Patrick O’Connell’s obituary in the New York Times is worth a read and taking a long pause afterwards.
First because of these tragic lines: “death, from AIDS-related causes” at 67. How did we ever get used to these words? There is a term for it: “compassion fatigue.”
I first heard it in a conversation with AIDS activist Sean Strub last year. Now that the HIV/AIDS epidemic is under control for “people who matter”, he told me, our compassion for those living with HIV is at its lowest. This in turn fuels HIV criminalization around the world.
The same “fatigue” applies to those of us celebrating the end of COVID19 for the West, while India and Brazil are now in the eye of the storm. Behind the headlines, there is individual suffering, families mourning and irreversible losses which we must continue to acknowledge and respect. By doing so we not only honor our common humanity, we also prevent another mismanaged global pandemic. The constant repetition of history. Tonight, Indian people we know will lay awake worried for relatives in their home country. Let’s reach out to them.
Behaving with grace and empathy requires that we continue to honor our common pain, the lives AIDS claimed and reflect on the frailty of our lives. My friend, the journalist Michael O’Loughlin, reached out to tell me he has been writing a book on LGBTQ+ Catholics engaged in HIV/AIDS ministry or activism in the 80s and 90s. This was heartwarming; Only by being in touch with our community’s history, including its most tragic moments, can we make sense of our present and build a better future.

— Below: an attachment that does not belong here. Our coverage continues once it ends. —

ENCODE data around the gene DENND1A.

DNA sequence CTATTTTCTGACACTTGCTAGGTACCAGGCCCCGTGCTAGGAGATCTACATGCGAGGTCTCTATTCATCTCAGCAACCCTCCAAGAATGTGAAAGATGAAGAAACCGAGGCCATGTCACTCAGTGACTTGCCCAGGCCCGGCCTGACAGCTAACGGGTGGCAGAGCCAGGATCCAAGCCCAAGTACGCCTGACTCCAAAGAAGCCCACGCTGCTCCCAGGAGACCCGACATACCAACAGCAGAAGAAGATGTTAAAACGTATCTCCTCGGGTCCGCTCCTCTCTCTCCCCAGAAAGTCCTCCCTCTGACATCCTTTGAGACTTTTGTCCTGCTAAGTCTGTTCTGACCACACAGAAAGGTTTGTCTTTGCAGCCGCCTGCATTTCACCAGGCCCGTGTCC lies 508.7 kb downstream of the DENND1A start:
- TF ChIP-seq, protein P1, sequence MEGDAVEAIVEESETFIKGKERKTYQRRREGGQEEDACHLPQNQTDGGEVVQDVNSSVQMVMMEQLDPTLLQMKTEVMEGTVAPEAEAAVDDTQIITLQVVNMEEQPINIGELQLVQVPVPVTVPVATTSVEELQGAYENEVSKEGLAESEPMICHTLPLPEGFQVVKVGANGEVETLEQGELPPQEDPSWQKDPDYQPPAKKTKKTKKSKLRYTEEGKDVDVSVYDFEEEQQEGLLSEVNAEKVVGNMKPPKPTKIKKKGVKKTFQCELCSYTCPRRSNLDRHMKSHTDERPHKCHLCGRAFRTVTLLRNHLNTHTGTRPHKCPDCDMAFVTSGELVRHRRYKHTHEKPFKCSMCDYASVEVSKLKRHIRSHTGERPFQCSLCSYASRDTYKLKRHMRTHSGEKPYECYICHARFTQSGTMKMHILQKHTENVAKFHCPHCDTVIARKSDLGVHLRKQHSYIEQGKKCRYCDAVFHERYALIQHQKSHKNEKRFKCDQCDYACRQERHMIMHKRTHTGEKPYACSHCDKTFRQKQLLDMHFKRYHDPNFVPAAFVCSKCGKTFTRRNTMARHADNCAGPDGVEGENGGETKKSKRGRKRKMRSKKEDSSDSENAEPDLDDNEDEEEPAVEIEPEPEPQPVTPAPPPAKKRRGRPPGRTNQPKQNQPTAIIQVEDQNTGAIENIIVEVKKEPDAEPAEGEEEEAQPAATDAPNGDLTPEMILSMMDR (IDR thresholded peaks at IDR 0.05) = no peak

This is probably why David Mixner, the conscience of our community, whose own life was marked by the HIV/AIDS epidemic, is leading a campaign for a memorial for the Americans who died of COVID19 in New Jersey. He knows.
Compassion and empathy are muscles – we must exercise them if we do not want to lose them.
The premature death of Patrick O’Connell is a tragedy in itself. Patrick created the viral red ribbon, a universal symbol of awareness and support for people living with HIV. He symbolizes the combined talent of an entire generation of gay men suddenly swallowed by the virus. Some of these deaths could have been prevented and we won’t forget the prejudice that got in the way of treatment.
So long Patrick, we will never forget you – and if, god forbids, we ever do, you already achieved immortality with Seinfield.